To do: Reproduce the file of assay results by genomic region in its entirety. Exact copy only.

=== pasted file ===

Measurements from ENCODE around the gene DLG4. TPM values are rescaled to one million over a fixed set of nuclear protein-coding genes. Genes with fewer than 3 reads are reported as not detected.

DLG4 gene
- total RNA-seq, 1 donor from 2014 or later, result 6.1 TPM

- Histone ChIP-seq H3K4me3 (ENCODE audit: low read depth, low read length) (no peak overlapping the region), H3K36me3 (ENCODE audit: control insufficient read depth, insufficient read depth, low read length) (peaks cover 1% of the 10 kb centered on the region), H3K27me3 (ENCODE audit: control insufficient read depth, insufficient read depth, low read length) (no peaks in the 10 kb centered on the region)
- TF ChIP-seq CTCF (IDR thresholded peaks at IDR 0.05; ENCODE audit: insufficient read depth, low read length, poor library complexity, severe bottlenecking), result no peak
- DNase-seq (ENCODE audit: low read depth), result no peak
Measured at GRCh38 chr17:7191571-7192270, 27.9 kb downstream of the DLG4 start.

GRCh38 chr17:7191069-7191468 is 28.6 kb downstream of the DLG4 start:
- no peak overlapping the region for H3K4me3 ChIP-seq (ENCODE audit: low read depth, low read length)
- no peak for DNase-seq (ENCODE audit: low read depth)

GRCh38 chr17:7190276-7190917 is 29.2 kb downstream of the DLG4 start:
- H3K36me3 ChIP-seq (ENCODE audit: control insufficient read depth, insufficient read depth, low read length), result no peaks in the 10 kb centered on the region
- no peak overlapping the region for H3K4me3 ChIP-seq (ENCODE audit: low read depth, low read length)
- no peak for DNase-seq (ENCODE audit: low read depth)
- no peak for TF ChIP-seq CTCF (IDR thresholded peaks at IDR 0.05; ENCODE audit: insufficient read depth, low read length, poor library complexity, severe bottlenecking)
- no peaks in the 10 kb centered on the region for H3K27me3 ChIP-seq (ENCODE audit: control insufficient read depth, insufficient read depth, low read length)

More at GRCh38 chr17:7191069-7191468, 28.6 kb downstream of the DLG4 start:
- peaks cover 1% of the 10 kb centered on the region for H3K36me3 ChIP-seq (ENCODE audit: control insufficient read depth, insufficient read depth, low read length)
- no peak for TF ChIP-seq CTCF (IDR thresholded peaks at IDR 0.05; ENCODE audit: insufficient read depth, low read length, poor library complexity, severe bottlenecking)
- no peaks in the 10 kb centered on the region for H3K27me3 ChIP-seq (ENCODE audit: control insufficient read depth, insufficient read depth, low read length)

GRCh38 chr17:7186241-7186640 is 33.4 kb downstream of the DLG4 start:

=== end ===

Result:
Measurements from ENCODE around the gene DLG4. TPM values are rescaled to one million over a fixed set of nuclear protein-coding genes. Genes with fewer than 3 reads are reported as not detected.

DLG4 gene
- total RNA-seq, 1 donor from 2014 or later, result 6.1 TPM

- Histone ChIP-seq H3K4me3 (ENCODE audit: low read depth, low read length) (no peak overlapping the region), H3K36me3 (ENCODE audit: control insufficient read depth, insufficient read depth, low read length) (peaks cover 1% of the 10 kb centered on the region), H3K27me3 (ENCODE audit: control insufficient read depth, insufficient read depth, low read length) (no peaks in the 10 kb centered on the region)
- TF ChIP-seq CTCF (IDR thresholded peaks at IDR 0.05; ENCODE audit: insufficient read depth, low read length, poor library complexity, severe bottlenecking), result no peak
- DNase-seq (ENCODE audit: low read depth), result no peak
Measured at GRCh38 chr17:7191571-7192270, 27.9 kb downstream of the DLG4 start.

GRCh38 chr17:7191069-7191468 is 28.6 kb downstream of the DLG4 start:
- no peak overlapping the region for H3K4me3 ChIP-seq (ENCODE audit: low read depth, low read length)
- no peak for DNase-seq (ENCODE audit: low read depth)

GRCh38 chr17:7190276-7190917 is 29.2 kb downstream of the DLG4 start:
- H3K36me3 ChIP-seq (ENCODE audit: control insufficient read depth, insufficient read depth, low read length), result no peaks in the 10 kb centered on the region
- no peak overlapping the region for H3K4me3 ChIP-seq (ENCODE audit: low read depth, low read length)
- no peak for DNase-seq (ENCODE audit: low read depth)
- no peak for TF ChIP-seq CTCF (IDR thresholded peaks at IDR 0.05; ENCODE audit: insufficient read depth, low read length, poor library complexity, severe bottlenecking)
- no peaks in the 10 kb centered on the region for H3K27me3 ChIP-seq (ENCODE audit: control insufficient read depth, insufficient read depth, low read length)

More at GRCh38 chr17:7191069-7191468, 28.6 kb downstream of the DLG4 start:
- peaks cover 1% of the 10 kb centered on the region for H3K36me3 ChIP-seq (ENCODE audit: control insufficient read depth, insufficient read depth, low read length)
- no peak for TF ChIP-seq CTCF (IDR thresholded peaks at IDR 0.05; ENCODE audit: insufficient read depth, low read length, poor library complexity, severe bottlenecking)
- no peaks in the 10 kb centered on the region for H3K27me3 ChIP-seq (ENCODE audit: control insufficient read depth, insufficient read depth, low read length)

GRCh38 chr17:7186241-7186640 is 33.4 kb downstream of the DLG4 start: